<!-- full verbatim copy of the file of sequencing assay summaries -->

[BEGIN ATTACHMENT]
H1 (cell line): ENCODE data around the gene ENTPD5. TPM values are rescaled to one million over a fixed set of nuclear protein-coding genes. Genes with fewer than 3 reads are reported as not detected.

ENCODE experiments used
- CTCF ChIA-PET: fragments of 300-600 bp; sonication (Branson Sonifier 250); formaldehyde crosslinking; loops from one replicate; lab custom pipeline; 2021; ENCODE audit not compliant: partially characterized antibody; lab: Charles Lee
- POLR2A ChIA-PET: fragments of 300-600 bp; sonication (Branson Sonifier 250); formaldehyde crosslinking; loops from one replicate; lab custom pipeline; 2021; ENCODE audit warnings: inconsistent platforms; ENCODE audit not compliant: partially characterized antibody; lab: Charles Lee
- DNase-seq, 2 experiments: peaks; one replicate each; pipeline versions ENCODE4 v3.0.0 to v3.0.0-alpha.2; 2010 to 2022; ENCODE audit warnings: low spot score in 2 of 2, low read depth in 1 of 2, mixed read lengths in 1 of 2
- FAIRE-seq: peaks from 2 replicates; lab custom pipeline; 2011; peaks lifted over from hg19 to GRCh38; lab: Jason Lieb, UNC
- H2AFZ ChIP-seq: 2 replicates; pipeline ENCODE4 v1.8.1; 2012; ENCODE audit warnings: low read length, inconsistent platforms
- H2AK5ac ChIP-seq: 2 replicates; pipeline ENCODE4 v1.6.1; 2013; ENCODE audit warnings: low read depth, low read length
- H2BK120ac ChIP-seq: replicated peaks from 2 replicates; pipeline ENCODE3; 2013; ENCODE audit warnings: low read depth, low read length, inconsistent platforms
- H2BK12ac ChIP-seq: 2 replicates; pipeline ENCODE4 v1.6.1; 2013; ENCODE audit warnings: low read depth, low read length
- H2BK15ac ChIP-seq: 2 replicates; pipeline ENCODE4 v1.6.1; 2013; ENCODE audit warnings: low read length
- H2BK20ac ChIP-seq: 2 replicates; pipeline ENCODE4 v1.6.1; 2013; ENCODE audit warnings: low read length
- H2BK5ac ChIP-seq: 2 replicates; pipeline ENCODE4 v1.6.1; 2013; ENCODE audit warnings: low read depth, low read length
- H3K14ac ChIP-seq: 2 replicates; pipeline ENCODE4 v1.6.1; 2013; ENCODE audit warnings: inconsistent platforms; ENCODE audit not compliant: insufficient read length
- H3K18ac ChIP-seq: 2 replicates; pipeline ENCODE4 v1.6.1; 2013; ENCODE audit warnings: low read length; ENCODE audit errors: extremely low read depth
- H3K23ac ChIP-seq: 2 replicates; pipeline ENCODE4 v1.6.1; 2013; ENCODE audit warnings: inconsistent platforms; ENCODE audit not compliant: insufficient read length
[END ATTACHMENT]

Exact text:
H1 (cell line): ENCODE data around the gene ENTPD5. TPM values are rescaled to one million over a fixed set of nuclear protein-coding genes. Genes with fewer than 3 reads are reported as not detected.

ENCODE experiments used
- CTCF ChIA-PET: fragments of 300-600 bp; sonication (Branson Sonifier 250); formaldehyde crosslinking; loops from one replicate; lab custom pipeline; 2021; ENCODE audit not compliant: partially characterized antibody; lab: Charles Lee
- POLR2A ChIA-PET: fragments of 300-600 bp; sonication (Branson Sonifier 250); formaldehyde crosslinking; loops from one replicate; lab custom pipeline; 2021; ENCODE audit warnings: inconsistent platforms; ENCODE audit not compliant: partially characterized antibody; lab: Charles Lee
- DNase-seq, 2 experiments: peaks; one replicate each; pipeline versions ENCODE4 v3.0.0 to v3.0.0-alpha.2; 2010 to 2022; ENCODE audit warnings: low spot score in 2 of 2, low read depth in 1 of 2, mixed read lengths in 1 of 2
- FAIRE-seq: peaks from 2 replicates; lab custom pipeline; 2011; peaks lifted over from hg19 to GRCh38; lab: Jason Lieb, UNC
- H2AFZ ChIP-seq: 2 replicates; pipeline ENCODE4 v1.8.1; 2012; ENCODE audit warnings: low read length, inconsistent platforms
- H2AK5ac ChIP-seq: 2 replicates; pipeline ENCODE4 v1.6.1; 2013; ENCODE audit warnings: low read depth, low read length
- H2BK120ac ChIP-seq: replicated peaks from 2 replicates; pipeline ENCODE3; 2013; ENCODE audit warnings: low read depth, low read length, inconsistent platforms
- H2BK12ac ChIP-seq: 2 replicates; pipeline ENCODE4 v1.6.1; 2013; ENCODE audit warnings: low read depth, low read length
- H2BK15ac ChIP-seq: 2 replicates; pipeline ENCODE4 v1.6.1; 2013; ENCODE audit warnings: low read length
- H2BK20ac ChIP-seq: 2 replicates; pipeline ENCODE4 v1.6.1; 2013; ENCODE audit warnings: low read length
- H2BK5ac ChIP-seq: 2 replicates; pipeline ENCODE4 v1.6.1; 2013; ENCODE audit warnings: low read depth, low read length
- H3K14ac ChIP-seq: 2 replicates; pipeline ENCODE4 v1.6.1; 2013; ENCODE audit warnings: inconsistent platforms; ENCODE audit not compliant: insufficient read length
- H3K18ac ChIP-seq: 2 replicates; pipeline ENCODE4 v1.6.1; 2013; ENCODE audit warnings: low read length; ENCODE audit errors: extremely low read depth
- H3K23ac ChIP-seq: 2 replicates; pipeline ENCODE4 v1.6.1; 2013; ENCODE audit warnings: inconsistent platforms; ENCODE audit not compliant: insufficient read length